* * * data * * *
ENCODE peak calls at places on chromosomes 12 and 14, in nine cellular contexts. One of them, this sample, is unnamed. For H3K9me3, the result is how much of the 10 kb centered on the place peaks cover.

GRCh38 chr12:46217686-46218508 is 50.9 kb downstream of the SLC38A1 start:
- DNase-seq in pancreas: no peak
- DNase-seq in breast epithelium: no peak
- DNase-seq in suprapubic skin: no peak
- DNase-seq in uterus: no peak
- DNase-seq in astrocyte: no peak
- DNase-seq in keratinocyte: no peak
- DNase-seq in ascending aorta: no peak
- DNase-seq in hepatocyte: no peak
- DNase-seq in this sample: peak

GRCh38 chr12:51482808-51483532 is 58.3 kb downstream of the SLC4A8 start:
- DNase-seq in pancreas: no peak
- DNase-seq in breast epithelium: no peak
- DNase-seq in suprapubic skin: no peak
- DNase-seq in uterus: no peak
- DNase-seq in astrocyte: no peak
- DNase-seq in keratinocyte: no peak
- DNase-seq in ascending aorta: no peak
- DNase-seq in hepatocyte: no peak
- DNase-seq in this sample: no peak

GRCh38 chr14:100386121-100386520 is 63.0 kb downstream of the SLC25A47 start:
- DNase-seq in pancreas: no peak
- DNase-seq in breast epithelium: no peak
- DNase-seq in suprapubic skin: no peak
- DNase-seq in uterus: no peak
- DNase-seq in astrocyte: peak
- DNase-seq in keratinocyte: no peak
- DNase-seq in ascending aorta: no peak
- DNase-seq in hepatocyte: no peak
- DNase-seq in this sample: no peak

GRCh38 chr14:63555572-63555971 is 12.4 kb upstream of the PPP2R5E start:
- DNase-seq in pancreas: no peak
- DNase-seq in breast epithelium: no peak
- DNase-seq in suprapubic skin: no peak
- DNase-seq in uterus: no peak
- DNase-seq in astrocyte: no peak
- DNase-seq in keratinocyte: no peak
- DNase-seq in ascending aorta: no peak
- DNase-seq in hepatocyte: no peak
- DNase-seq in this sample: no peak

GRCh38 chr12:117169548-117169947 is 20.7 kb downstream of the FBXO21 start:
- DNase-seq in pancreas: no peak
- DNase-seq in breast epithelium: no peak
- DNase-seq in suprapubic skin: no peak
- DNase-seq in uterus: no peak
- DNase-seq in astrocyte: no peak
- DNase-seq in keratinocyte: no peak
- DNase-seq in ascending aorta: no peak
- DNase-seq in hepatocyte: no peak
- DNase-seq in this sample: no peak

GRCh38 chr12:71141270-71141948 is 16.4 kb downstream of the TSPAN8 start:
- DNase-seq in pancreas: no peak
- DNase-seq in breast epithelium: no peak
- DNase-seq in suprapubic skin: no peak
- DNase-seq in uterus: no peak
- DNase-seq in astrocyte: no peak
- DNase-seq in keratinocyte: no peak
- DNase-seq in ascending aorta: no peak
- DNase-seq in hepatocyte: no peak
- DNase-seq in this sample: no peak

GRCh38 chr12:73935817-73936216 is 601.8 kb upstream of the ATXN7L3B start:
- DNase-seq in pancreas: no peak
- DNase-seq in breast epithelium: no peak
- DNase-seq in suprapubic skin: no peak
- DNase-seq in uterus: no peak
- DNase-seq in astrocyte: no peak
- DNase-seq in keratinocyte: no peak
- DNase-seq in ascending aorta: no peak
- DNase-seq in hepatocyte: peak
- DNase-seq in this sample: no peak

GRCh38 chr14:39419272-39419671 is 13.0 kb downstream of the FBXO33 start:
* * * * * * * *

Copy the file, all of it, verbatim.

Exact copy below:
ENCODE peak calls at places on chromosomes 12 and 14, in nine cellular contexts. One of them, this sample, is unnamed. For H3K9me3, the result is how much of the 10 kb centered on the place peaks cover.

GRCh38 chr12:46217686-46218508 is 50.9 kb downstream of the SLC38A1 start:
- DNase-seq in pancreas: no peak
- DNase-seq in breast epithelium: no peak
- DNase-seq in suprapubic skin: no peak
- DNase-seq in uterus: no peak
- DNase-seq in astrocyte: no peak
- DNase-seq in keratinocyte: no peak
- DNase-seq in ascending aorta: no peak
- DNase-seq in hepatocyte: no peak
- DNase-seq in this sample: peak

GRCh38 chr12:51482808-51483532 is 58.3 kb downstream of the SLC4A8 start:
- DNase-seq in pancreas: no peak
- DNase-seq in breast epithelium: no peak
- DNase-seq in suprapubic skin: no peak
- DNase-seq in uterus: no peak
- DNase-seq in astrocyte: no peak
- DNase-seq in keratinocyte: no peak
- DNase-seq in ascending aorta: no peak
- DNase-seq in hepatocyte: no peak
- DNase-seq in this sample: no peak

GRCh38 chr14:100386121-100386520 is 63.0 kb downstream of the SLC25A47 start:
- DNase-seq in pancreas: no peak
- DNase-seq in breast epithelium: no peak
- DNase-seq in suprapubic skin: no peak
- DNase-seq in uterus: no peak
- DNase-seq in astrocyte: peak
- DNase-seq in keratinocyte: no peak
- DNase-seq in ascending aorta: no peak
- DNase-seq in hepatocyte: no peak
- DNase-seq in this sample: no peak

GRCh38 chr14:63555572-63555971 is 12.4 kb upstream of the PPP2R5E start:
- DNase-seq in pancreas: no peak
- DNase-seq in breast epithelium: no peak
- DNase-seq in suprapubic skin: no peak
- DNase-seq in uterus: no peak
- DNase-seq in astrocyte: no peak
- DNase-seq in keratinocyte: no peak
- DNase-seq in ascending aorta: no peak
- DNase-seq in hepatocyte: no peak
- DNase-seq in this sample: no peak

GRCh38 chr12:117169548-117169947 is 20.7 kb downstream of the FBXO21 start:
- DNase-seq in pancreas: no peak
- DNase-seq in breast epithelium: no peak
- DNase-seq in suprapubic skin: no peak
- DNase-seq in uterus: no peak
- DNase-seq in astrocyte: no peak
- DNase-seq in keratinocyte: no peak
- DNase-seq in ascending aorta: no peak
- DNase-seq in hepatocyte: no peak
- DNase-seq in this sample: no peak

GRCh38 chr12:71141270-71141948 is 16.4 kb downstream of the TSPAN8 start:
- DNase-seq in pancreas: no peak
- DNase-seq in breast epithelium: no peak
- DNase-seq in suprapubic skin: no peak
- DNase-seq in uterus: no peak
- DNase-seq in astrocyte: no peak
- DNase-seq in keratinocyte: no peak
- DNase-seq in ascending aorta: no peak
- DNase-seq in hepatocyte: no peak
- DNase-seq in this sample: no peak

GRCh38 chr12:73935817-73936216 is 601.8 kb upstream of the ATXN7L3B start:
- DNase-seq in pancreas: no peak
- DNase-seq in breast epithelium: no peak
- DNase-seq in suprapubic skin: no peak
- DNase-seq in uterus: no peak
- DNase-seq in astrocyte: no peak
- DNase-seq in keratinocyte: no peak
- DNase-seq in ascending aorta: no peak
- DNase-seq in hepatocyte: peak
- DNase-seq in this sample: no peak

GRCh38 chr14:39419272-39419671 is 13.0 kb downstream of the FBXO33 start: